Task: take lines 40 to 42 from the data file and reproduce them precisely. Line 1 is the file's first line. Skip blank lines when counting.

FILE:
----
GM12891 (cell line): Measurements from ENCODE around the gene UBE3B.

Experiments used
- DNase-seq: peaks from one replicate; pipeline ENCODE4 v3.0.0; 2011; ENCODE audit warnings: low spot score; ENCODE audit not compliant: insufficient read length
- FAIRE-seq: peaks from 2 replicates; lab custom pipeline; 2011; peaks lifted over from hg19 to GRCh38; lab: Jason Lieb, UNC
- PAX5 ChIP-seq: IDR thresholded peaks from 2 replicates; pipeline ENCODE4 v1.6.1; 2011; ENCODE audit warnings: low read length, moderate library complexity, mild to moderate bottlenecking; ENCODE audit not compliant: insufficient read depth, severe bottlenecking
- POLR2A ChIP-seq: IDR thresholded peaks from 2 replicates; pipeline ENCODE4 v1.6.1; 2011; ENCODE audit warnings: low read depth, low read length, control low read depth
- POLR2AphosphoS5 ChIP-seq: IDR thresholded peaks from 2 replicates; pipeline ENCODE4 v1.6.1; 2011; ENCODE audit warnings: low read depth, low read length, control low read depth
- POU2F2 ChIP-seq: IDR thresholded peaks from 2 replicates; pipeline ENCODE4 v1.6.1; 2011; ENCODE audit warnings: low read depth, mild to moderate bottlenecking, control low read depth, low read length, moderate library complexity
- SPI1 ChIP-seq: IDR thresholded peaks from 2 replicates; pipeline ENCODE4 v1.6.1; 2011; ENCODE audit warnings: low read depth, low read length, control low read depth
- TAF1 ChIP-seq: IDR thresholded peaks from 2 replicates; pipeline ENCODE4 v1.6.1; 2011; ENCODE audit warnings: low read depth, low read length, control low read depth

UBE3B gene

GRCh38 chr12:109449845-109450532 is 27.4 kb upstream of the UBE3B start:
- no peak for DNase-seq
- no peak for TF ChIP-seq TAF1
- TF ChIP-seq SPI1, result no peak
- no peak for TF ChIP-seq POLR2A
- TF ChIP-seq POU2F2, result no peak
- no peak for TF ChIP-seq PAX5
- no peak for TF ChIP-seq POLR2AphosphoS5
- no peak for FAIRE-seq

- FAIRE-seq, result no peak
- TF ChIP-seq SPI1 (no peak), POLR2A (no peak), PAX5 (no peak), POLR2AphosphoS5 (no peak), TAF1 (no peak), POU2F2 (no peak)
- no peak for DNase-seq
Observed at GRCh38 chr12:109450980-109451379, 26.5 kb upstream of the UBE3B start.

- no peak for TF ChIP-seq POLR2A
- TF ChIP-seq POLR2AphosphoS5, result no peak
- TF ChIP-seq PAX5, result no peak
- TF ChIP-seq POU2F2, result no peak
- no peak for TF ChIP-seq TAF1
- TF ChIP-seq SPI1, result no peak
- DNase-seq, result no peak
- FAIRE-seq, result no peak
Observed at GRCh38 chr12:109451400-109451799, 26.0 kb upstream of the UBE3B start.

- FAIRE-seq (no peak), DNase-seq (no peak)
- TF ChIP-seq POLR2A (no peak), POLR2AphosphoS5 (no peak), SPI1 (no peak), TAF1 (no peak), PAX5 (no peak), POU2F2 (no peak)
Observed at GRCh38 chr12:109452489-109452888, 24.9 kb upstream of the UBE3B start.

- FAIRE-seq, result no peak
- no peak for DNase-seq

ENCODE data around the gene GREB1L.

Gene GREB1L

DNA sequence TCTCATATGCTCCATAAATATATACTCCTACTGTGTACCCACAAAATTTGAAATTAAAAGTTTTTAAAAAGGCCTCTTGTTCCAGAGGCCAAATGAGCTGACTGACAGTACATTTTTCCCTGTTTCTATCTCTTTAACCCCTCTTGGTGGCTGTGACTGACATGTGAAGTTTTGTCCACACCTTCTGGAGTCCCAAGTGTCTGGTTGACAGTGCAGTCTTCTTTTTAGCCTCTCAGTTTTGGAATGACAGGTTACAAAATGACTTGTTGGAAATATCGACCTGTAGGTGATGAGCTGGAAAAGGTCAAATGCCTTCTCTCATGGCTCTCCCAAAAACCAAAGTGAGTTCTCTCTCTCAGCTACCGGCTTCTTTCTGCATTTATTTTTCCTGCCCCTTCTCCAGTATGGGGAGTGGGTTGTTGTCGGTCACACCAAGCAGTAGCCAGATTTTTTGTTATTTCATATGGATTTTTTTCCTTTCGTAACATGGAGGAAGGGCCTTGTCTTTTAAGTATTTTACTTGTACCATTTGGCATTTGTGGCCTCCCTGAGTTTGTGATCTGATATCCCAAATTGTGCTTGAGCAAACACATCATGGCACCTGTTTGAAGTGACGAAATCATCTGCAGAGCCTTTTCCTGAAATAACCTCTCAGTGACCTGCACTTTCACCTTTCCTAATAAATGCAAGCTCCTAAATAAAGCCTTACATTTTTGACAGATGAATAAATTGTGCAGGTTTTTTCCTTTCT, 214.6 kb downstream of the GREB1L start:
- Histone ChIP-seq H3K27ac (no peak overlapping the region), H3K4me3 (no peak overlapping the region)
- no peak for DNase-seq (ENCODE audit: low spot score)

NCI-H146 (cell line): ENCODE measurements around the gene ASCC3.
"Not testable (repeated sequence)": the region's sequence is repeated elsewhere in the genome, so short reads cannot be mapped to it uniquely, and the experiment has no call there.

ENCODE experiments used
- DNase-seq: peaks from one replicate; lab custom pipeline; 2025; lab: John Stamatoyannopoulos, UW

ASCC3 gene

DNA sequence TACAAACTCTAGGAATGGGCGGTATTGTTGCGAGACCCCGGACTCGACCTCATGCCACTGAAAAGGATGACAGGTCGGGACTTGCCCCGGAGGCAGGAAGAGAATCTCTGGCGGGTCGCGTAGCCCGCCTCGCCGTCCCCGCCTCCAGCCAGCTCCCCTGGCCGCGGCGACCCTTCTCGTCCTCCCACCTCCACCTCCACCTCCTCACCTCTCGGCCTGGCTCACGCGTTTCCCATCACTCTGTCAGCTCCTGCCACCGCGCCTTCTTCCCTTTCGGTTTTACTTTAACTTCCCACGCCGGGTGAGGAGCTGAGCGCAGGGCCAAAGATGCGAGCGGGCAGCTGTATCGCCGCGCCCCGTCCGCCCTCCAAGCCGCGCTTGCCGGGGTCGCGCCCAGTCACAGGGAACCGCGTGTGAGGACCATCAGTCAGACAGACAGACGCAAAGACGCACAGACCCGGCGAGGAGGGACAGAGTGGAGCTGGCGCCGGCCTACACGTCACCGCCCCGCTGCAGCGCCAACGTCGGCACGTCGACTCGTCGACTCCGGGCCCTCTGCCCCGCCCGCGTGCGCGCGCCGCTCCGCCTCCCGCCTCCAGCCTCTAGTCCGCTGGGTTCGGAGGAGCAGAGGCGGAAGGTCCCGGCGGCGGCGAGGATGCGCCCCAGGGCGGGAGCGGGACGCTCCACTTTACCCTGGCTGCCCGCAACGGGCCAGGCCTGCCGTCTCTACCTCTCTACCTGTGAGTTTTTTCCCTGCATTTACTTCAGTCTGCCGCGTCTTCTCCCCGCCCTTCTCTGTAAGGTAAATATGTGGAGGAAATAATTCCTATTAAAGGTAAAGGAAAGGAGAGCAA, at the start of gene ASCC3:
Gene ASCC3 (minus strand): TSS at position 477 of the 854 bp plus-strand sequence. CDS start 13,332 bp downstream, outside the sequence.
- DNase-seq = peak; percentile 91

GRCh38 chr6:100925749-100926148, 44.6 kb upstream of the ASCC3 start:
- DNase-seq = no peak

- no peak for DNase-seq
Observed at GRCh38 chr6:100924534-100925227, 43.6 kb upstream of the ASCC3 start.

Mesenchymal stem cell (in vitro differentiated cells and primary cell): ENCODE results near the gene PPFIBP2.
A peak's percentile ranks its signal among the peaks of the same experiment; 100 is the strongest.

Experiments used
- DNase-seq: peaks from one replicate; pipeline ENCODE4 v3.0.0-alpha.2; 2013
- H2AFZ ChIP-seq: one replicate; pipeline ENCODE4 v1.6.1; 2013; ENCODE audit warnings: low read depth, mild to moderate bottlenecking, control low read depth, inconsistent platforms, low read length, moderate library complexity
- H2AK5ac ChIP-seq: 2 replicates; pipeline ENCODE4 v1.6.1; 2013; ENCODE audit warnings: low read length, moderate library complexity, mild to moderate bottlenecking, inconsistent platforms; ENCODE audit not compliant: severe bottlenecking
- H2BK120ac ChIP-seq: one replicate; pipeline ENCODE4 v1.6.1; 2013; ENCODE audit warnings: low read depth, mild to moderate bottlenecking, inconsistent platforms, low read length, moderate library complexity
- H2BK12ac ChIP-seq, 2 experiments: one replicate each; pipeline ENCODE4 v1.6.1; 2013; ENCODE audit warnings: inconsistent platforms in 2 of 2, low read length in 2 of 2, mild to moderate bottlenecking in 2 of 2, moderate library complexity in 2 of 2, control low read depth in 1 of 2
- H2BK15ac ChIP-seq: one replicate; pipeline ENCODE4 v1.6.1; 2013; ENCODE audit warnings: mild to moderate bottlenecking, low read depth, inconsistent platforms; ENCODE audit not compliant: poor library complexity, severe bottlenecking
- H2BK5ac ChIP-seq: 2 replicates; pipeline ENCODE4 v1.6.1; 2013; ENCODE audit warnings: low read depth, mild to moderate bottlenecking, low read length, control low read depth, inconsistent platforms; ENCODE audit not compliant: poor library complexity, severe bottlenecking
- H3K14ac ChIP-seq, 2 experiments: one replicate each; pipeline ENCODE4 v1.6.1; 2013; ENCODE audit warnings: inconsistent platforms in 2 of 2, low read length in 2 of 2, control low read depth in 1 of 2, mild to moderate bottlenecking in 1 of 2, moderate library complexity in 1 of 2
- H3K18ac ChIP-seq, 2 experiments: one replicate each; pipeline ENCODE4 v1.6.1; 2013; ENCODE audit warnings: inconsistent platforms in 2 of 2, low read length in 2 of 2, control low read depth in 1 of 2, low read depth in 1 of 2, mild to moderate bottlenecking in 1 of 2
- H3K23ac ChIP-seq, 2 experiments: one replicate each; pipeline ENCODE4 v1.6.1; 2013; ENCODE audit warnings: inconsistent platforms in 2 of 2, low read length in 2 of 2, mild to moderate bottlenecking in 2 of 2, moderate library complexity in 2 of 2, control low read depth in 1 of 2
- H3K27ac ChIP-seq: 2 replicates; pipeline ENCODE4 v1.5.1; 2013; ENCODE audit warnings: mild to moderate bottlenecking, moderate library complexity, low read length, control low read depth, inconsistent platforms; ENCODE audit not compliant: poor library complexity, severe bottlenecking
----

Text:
Gene GREB1L

DNA sequence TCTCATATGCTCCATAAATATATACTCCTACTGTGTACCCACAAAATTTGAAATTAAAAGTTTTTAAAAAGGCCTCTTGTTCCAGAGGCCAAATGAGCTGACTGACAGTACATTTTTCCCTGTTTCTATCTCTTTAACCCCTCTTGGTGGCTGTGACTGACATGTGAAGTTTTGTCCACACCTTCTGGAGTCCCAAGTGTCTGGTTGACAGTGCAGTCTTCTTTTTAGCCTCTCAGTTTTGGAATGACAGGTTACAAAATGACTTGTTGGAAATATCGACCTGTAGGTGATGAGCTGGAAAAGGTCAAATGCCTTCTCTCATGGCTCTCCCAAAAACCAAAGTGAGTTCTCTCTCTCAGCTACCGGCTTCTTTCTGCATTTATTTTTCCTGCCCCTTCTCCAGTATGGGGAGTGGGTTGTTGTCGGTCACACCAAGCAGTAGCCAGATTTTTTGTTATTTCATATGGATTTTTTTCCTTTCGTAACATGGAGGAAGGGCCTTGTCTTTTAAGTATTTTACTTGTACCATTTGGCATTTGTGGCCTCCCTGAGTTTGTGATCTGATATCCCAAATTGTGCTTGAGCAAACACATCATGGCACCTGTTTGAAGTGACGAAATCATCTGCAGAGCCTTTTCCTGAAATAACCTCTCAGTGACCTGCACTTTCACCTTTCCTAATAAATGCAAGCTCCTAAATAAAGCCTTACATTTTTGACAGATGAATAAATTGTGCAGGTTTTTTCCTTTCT, 214.6 kb downstream of the GREB1L start:
- Histone ChIP-seq H3K27ac (no peak overlapping the region), H3K4me3 (no peak overlapping the region)